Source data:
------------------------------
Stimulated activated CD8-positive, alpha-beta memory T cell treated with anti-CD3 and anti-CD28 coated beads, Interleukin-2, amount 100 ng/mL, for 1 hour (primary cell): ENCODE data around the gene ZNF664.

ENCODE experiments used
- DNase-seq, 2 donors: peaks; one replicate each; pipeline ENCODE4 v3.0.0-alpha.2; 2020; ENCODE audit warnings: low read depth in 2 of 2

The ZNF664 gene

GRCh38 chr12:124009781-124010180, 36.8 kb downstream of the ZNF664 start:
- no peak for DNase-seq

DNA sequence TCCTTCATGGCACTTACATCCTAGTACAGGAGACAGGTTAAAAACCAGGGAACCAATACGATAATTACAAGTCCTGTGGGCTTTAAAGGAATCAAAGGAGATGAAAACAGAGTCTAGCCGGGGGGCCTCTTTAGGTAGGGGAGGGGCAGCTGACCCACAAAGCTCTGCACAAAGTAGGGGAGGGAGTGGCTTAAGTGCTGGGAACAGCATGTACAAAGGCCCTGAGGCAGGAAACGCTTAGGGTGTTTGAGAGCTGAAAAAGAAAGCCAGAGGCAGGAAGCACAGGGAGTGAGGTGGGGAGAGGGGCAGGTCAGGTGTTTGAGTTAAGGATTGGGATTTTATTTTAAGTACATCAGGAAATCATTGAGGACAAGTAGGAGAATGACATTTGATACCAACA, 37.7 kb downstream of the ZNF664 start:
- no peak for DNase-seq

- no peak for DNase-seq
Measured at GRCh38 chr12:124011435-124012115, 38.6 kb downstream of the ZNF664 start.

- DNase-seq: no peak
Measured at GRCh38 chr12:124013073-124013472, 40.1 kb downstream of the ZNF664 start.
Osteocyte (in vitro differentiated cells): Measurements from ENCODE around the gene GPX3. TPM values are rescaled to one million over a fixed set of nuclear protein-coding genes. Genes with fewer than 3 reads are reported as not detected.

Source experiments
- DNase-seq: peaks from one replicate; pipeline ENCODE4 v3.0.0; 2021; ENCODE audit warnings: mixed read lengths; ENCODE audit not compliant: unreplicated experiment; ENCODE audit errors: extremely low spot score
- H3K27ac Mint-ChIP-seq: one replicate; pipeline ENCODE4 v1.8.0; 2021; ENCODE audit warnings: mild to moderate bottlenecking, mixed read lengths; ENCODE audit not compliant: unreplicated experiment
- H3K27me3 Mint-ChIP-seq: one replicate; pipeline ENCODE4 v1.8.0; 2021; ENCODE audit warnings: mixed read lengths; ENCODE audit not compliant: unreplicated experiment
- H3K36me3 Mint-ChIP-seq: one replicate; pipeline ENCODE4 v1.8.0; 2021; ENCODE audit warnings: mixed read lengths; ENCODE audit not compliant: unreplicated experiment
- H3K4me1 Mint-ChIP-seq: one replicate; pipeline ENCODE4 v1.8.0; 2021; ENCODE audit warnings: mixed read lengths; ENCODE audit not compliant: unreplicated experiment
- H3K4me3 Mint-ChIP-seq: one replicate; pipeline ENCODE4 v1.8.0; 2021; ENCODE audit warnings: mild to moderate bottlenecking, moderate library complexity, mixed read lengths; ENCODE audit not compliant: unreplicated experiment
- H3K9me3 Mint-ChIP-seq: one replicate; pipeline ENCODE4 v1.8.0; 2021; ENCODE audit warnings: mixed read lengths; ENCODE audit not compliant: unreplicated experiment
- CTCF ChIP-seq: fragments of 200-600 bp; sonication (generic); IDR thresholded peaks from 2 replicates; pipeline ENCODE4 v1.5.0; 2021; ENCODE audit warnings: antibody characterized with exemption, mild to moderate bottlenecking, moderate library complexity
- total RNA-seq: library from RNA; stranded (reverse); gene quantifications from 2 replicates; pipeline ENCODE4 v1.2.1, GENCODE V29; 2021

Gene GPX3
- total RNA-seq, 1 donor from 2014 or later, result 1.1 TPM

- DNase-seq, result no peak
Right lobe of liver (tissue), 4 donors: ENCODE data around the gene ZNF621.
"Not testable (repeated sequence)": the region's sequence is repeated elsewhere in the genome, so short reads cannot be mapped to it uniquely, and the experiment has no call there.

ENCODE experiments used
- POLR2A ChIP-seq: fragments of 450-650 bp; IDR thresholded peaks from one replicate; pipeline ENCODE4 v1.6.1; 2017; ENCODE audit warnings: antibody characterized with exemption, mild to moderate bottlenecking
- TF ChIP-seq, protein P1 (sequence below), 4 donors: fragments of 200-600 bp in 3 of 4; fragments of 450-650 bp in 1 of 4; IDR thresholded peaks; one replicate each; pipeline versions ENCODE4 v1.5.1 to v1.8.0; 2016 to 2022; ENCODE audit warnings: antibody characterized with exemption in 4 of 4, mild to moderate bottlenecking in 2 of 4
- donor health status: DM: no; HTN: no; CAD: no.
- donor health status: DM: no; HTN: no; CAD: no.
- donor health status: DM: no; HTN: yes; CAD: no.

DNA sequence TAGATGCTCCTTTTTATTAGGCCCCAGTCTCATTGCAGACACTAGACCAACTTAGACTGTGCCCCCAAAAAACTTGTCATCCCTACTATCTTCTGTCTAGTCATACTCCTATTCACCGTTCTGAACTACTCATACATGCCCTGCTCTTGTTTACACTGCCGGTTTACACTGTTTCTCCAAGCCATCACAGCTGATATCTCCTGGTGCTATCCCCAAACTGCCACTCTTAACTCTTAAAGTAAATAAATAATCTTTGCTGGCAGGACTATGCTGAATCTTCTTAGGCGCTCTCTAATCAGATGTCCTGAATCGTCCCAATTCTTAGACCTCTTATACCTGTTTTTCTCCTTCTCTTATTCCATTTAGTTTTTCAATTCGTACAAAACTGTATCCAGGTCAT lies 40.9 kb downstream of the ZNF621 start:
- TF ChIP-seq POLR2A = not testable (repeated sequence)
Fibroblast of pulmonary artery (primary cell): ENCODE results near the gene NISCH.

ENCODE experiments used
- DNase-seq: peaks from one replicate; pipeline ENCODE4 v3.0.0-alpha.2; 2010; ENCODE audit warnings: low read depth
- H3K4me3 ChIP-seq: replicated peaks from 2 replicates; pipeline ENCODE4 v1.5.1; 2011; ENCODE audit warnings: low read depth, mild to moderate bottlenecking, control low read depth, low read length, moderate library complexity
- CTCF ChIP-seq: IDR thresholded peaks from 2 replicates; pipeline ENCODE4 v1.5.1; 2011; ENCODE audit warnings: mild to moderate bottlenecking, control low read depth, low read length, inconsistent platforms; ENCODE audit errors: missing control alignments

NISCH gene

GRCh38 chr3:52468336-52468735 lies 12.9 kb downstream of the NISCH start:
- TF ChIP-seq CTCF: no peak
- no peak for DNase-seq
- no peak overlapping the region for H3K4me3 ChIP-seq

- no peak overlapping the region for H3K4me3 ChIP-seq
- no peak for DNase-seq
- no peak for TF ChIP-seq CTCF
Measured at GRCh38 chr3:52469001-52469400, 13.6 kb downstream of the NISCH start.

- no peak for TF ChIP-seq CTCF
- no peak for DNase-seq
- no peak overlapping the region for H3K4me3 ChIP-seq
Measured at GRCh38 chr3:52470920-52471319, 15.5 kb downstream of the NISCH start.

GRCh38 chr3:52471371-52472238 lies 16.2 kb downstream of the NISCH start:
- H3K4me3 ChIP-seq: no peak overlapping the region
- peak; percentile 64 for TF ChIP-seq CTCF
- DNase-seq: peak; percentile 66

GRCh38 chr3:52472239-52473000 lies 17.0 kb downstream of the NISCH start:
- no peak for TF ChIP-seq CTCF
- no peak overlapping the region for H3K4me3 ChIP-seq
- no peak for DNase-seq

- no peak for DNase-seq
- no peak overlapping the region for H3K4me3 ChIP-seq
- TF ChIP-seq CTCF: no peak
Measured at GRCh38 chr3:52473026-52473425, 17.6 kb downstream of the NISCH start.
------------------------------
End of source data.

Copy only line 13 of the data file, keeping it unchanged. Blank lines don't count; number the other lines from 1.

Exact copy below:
Osteocyte (in vitro differentiated cells): Measurements from ENCODE around the gene GPX3. TPM values are rescaled to one million over a fixed set of nuclear protein-coding genes. Genes with fewer than 3 reads are reported as not detected.